Research Never Sleeps

31.03.2021

Today, our leader Dundee took us through the Southern Ocean doldrums, weaving in and out from hotspot and beyond, our path making glassy tracks across the smoothest of seas. Days like this require a high level of detective work, some keen long-distance vision, a fair dollop of patience, and a whole lot of experience in finding the ‘elusive fair-weather pods’. The shimmer and glean of blue, grey and silvery hues on the surface water would have been perfectly superimposed by a soundtrack of molten psychedelia from Tame Impala.

Breadcrumbs kept us going, in the shape of a pair of Sperm Whales travelling, their characteristic 45-degree angled blow. We cruised alongside them, giving space and awed by their size, they continued on their journey. When ready to go dive, the Sperm Whale arched its back, sliding down to the depths as its bulbous spermaceti filled head descended, and a final farewell of its fleshy tail sliding into the blue.

The anticipation of our Orca search built, with each moment we continued scanning the seas in calculated sweeps. Several hours were down, and finally it happened, celebrated with an eruption of shrieks and shouts, the Orcas appeared flashing across our path. The collective thrill of excitement felt like a breaking deluge pouring from the skies, during a thunderous storm.

It was something about how we were made wait, that made today feel so very special.

Our persistence paid off in the most delicious way. The clear and viscous seas, where each water particle appeared to cling together as if we were cruising on a massive sea of jelly wobbling in smooth waves beneath our hull. The light danced, and the Orcas cut imposing figures. We spotted animal after animal with distinctive marks, dorsal fin notches and bent fins, yellowish tinge. Did they come from the South?? They were a strong and motley crew – we were in a buzz! To the catalogue of Orcas, we headed, these were not our common pods of late. Noosa was there, her distinctive curved dorsal fin with two notches. But the rest??? Who were they? Look, to be honest we are still trying to figure that out. One of the big Matriarchs made our jaws drop with her muscle tone, she was STRONG. They moved like clockwork, at the surface and cruising along, then collectively diving for 8 mins… And up they would come, together, this motley bunch.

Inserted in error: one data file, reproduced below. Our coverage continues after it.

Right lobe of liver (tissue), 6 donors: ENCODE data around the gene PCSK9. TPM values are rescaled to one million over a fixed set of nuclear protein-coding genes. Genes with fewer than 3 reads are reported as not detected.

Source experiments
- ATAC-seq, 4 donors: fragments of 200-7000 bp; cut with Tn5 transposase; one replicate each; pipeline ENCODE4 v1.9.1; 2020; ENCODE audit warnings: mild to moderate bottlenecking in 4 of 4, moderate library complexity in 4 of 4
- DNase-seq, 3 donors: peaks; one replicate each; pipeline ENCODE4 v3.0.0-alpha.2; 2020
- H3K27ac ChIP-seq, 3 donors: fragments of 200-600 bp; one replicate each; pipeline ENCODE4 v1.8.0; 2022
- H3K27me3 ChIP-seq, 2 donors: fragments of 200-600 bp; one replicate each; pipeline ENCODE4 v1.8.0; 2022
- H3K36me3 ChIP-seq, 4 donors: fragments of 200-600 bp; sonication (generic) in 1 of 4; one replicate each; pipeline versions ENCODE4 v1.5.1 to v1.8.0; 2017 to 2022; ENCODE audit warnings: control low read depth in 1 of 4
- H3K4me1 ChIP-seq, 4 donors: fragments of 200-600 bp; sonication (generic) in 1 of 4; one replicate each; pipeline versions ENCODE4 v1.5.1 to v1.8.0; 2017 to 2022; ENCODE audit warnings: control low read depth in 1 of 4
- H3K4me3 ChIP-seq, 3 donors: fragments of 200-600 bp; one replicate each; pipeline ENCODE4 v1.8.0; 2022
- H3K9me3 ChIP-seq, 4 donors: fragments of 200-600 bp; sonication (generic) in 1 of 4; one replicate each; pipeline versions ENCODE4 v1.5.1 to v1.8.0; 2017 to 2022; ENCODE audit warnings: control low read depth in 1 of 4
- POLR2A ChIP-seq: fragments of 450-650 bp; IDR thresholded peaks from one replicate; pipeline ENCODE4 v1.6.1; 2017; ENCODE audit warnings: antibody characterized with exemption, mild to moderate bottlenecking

We were buzzed, satisfied with grins wide as we headed towards home. With smooth seas we made quick timing back for shore, but would you believe, the ocean had more in store. 5 miles out from shore at 60m depth, the water 22 degrees, we saw a huge splash to our starboard side. Edging over in the general direction we were gifted with a show. A young Humpback, maybe 9 months old was breaching!!!! Over and over, it was energetic and high on life. As it jumped and splashed, in the golden glow of the setting sun its white and lined belly shone bright. Its mother was nowhere to be seen, we mused that she may be in the depths below, as they are known to do. Close by, Black Browed Albatross were cruising, catching in the building breeze and finally settling to raft up in groups of 5 and 6. The ocean after this epic day finally darkened, the clouds full of golds pinks and blues.

Even on the calmest of days, today it was revealed to us that… RESEARCH NEVER SLEEPS! How could it?? And as we motored back to the marina, the setting sun in front of us and the breaching humpback continuing its dance of elevation behind us, we pondered. What was this juvenile Humpback doing here just now? And so many breaches, what was it saying?? Where did the other pods of Orca go on this fine day, and who were the pod we were blessed to hang around with? And the Sperm Whales?? How deep were they diving? And were they capturing the huge and ferocious giant squid of our expectations? And that our loyal friends, is why we are so buzzed to come back here to this spectacular part of the world, day after day, rain or shine. Because as Lyn and Neil, our many-day passengers, and intrepid ocean adventurers say, ‘it’s not what you see, it’s what you might see’.

By Naturaliste Charter
By Naturaliste Charter
By Naturaliste Charter
By Naturaliste Charter
By Naturaliste Charter
By Naturaliste Charter
By Naturaliste Charter
By Naturaliste Charter
By Naturaliste Charter
By Naturaliste Charter
By Naturaliste Charter
By Naturaliste Charter
By Naturaliste Charter
By Naturaliste Charter
By Naturaliste Charter
By Naturaliste Charter